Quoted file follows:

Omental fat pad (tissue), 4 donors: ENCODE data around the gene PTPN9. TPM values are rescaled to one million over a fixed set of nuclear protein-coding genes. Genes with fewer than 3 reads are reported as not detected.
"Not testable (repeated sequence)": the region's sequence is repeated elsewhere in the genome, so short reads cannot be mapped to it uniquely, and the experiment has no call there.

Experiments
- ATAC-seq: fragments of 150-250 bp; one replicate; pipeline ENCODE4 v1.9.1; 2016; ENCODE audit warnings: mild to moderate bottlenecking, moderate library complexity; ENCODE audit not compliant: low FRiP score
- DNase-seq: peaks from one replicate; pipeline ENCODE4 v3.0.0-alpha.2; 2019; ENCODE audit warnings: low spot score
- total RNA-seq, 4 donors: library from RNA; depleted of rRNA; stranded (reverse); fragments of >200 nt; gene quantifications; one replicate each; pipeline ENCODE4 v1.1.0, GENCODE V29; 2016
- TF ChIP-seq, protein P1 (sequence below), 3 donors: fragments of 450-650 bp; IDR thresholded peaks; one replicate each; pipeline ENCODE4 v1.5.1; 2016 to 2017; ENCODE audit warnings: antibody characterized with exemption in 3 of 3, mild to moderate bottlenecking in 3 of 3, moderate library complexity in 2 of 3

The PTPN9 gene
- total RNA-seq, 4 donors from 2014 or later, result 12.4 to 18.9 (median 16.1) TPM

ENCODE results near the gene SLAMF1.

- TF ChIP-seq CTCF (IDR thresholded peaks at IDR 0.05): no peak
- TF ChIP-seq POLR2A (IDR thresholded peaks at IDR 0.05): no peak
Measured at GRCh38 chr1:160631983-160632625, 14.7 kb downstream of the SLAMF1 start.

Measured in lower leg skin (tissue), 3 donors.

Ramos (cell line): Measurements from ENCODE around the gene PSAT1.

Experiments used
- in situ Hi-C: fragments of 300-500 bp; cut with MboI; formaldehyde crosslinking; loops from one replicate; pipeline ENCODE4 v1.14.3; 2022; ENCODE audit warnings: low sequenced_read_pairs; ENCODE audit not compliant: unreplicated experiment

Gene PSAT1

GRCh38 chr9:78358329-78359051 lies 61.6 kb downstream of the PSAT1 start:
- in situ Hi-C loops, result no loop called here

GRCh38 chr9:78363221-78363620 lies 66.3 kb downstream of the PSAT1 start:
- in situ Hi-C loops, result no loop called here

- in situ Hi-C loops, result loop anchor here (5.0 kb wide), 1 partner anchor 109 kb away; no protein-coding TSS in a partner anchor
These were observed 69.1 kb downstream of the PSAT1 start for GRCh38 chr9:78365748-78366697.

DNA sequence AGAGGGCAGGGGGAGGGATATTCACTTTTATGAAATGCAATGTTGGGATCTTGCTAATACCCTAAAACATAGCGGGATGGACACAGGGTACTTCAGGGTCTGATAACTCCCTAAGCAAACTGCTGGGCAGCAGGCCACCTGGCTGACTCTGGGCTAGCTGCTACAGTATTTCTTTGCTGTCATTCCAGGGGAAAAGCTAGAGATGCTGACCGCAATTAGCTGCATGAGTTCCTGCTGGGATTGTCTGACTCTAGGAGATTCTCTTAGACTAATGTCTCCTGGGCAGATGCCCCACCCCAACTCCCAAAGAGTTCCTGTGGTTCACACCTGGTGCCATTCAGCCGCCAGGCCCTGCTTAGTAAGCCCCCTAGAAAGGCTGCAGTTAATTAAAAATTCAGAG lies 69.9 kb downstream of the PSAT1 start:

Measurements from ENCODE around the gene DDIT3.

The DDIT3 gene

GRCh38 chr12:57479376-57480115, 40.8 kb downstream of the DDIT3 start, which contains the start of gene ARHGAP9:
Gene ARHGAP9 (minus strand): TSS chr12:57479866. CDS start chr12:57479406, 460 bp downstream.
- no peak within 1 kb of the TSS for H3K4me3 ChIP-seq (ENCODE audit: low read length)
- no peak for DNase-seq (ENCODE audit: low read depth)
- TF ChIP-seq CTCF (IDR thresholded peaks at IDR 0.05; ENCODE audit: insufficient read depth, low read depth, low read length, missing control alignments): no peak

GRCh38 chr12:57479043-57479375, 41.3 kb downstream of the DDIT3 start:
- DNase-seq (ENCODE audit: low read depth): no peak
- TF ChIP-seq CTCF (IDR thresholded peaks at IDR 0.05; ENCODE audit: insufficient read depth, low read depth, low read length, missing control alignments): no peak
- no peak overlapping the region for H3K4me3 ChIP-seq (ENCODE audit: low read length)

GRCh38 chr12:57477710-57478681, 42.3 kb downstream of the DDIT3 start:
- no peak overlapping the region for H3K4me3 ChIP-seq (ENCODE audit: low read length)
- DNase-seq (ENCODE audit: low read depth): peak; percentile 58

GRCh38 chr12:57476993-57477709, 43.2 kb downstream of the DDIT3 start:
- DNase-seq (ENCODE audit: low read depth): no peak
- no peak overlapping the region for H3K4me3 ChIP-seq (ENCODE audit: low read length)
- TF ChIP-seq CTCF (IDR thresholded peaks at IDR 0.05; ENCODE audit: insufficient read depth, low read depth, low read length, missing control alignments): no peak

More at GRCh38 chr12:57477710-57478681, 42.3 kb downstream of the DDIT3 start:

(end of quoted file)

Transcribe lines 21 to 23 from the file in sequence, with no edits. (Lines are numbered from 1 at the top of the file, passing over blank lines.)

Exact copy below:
GRCh38 chr9:78363221-78363620 lies 66.3 kb downstream of the PSAT1 start:
- in situ Hi-C loops, result no loop called here

- in situ Hi-C loops, result loop anchor here (5.0 kb wide), 1 partner anchor 109 kb away; no protein-coding TSS in a partner anchor